One of the first questions people ask is, “What is social media?”

I used to refer to the social media article in Wikipedia. However, over time, this section has had a tortured history of revisions and struggles over its content. As I write this, the Wikipedia article on social media opens: “Social media is an umbrella term that defines the various activities that integrate technology, social interaction, and the construction of words and pictures. This interaction, and the manner in which information is presented, depends on the varied perspectives and “building” of shared meaning, as people share their stories, and understandings.” Let me read that again: …”technology, social interaction, and the construction of words and pictures.” Huh?

I can’t use the Wikipedia definition and expect people to be any clearer on what social media is. So, I’ve developed my own plain language definition of social media:

Social media are online communications in which individuals shift fluidly and flexibly between the role of audience and author. To do this, they use social software that enables anyone without knowledge of coding, to post, comment on, share or mash up content and to form communities around shared interests.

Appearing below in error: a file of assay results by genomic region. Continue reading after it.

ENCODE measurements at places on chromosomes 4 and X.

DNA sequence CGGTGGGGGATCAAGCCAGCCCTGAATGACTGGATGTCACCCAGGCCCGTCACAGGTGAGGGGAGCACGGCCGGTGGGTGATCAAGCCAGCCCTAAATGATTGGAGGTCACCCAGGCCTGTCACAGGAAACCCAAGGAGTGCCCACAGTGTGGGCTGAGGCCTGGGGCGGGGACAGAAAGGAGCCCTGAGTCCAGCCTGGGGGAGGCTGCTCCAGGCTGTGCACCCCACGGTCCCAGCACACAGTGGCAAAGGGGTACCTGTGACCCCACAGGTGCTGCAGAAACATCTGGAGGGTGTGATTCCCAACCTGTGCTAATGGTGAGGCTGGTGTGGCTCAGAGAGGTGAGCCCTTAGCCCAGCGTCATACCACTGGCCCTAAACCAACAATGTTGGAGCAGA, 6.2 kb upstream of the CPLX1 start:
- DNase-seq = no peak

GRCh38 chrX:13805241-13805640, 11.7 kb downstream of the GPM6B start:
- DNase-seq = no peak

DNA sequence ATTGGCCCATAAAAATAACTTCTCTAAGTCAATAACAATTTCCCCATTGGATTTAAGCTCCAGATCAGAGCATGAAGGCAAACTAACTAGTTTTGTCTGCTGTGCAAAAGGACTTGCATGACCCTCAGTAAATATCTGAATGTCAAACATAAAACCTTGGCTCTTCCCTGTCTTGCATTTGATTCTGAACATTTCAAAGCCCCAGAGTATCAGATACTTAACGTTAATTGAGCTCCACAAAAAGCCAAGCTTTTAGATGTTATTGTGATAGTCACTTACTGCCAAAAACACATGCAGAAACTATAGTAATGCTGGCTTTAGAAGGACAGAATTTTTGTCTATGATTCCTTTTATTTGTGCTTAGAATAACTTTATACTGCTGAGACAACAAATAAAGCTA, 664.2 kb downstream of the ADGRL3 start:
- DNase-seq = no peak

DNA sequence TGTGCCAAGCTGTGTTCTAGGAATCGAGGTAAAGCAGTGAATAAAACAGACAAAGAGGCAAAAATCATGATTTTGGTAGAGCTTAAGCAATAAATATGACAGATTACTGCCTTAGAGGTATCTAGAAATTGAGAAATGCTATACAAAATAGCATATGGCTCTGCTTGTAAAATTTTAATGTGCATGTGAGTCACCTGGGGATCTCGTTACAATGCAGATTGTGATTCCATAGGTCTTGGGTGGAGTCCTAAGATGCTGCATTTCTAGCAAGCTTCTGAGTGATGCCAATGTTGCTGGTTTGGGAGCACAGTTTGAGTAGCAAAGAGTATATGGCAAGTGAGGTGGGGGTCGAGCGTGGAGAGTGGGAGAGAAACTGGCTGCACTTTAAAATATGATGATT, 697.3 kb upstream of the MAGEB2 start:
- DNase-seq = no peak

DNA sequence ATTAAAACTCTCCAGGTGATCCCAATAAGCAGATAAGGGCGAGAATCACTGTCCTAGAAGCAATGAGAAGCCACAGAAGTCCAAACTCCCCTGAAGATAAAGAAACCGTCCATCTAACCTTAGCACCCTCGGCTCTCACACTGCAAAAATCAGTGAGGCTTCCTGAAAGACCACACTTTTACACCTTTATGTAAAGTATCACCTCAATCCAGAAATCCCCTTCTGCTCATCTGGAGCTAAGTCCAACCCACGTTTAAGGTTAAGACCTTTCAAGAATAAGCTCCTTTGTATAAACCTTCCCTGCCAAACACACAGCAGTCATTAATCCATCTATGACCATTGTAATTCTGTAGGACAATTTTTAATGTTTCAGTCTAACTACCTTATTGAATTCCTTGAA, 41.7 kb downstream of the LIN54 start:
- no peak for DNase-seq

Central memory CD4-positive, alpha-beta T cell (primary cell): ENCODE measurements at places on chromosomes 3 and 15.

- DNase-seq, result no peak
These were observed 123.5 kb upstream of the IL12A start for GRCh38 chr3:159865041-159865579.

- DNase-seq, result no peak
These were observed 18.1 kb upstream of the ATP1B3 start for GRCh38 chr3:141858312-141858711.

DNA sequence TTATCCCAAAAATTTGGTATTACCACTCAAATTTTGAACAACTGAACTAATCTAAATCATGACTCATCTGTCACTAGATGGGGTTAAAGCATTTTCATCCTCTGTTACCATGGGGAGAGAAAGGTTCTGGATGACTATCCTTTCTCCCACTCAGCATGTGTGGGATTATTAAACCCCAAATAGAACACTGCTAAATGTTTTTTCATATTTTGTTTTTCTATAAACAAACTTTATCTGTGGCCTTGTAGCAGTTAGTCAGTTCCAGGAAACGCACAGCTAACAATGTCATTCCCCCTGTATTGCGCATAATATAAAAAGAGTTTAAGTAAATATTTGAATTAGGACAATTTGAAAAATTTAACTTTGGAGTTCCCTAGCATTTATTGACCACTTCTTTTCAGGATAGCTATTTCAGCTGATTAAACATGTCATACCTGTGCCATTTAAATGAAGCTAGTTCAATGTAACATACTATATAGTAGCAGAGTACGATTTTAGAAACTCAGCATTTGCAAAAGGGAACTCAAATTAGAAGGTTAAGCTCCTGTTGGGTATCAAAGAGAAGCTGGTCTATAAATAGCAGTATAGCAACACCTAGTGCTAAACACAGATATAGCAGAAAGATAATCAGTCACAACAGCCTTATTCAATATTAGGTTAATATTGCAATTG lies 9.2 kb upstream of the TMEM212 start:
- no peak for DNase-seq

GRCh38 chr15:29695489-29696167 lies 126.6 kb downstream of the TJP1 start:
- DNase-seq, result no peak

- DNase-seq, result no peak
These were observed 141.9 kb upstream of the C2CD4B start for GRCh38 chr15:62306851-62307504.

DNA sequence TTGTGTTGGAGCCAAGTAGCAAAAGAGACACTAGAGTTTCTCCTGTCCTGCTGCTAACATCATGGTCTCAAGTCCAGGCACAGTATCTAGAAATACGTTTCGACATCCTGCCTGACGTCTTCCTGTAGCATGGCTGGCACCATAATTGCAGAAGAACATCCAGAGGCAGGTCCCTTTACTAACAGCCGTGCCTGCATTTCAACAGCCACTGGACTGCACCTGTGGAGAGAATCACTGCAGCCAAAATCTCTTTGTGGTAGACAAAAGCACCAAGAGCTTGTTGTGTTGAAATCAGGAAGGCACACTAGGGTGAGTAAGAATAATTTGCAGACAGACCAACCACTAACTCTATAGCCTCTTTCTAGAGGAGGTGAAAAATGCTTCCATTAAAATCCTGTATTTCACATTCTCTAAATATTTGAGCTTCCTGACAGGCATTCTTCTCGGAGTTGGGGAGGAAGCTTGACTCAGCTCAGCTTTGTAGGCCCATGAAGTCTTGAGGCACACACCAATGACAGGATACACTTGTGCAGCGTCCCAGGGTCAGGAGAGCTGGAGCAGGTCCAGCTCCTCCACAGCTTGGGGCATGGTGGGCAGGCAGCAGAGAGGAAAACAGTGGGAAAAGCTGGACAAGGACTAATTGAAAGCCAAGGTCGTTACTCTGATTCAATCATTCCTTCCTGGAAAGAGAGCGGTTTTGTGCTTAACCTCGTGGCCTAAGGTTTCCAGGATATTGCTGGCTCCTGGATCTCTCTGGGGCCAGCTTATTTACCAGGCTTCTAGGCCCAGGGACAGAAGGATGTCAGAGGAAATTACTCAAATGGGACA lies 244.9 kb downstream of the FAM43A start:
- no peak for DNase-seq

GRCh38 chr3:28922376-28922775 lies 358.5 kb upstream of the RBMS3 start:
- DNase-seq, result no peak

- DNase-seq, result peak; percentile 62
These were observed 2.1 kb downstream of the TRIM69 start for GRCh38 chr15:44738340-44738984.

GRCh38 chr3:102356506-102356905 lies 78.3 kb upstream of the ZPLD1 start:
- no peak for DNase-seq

What do you think of this definition? Is it clear? Can it be improved upon?

Further reading:

Brian Solis, What’s Wrong with Social Media

Robert Scoble, What is Social Media?

David Meerman Scott, What the heck is Web 2.0 / social media/ social networking and how do these concepts relate to the new rules of marketing & pr?

Inside PR live at Third Tuesday Toronto

The next Inside PR podcast will have a distinctly different sound to it – the hum and crackle of a live audience.

Terry Fallis, David Jones and Inside PR panelists Martin Waxman, Julie Rusciolelli and Keith McArthur recorded Episode 106 at Third Tuesday Toronto. And the room was packed with members of the Toronto social media community who participated in the episode, asking questions, offering comments and generally cheering on the production.

Episode 106 will be posted next Tuesday. To whet your appetite for the complete show, here’s a video segment of the panelists setting up and opening the podcast. The lighting is poor and from the rear (audio producers don’t always set up the room with video in mind.) But one thing you can see is that the only apparent element of advance scripting is David Jones reading the opening sequence from notes in his Moleskin. They really do make this stuff up as they record it.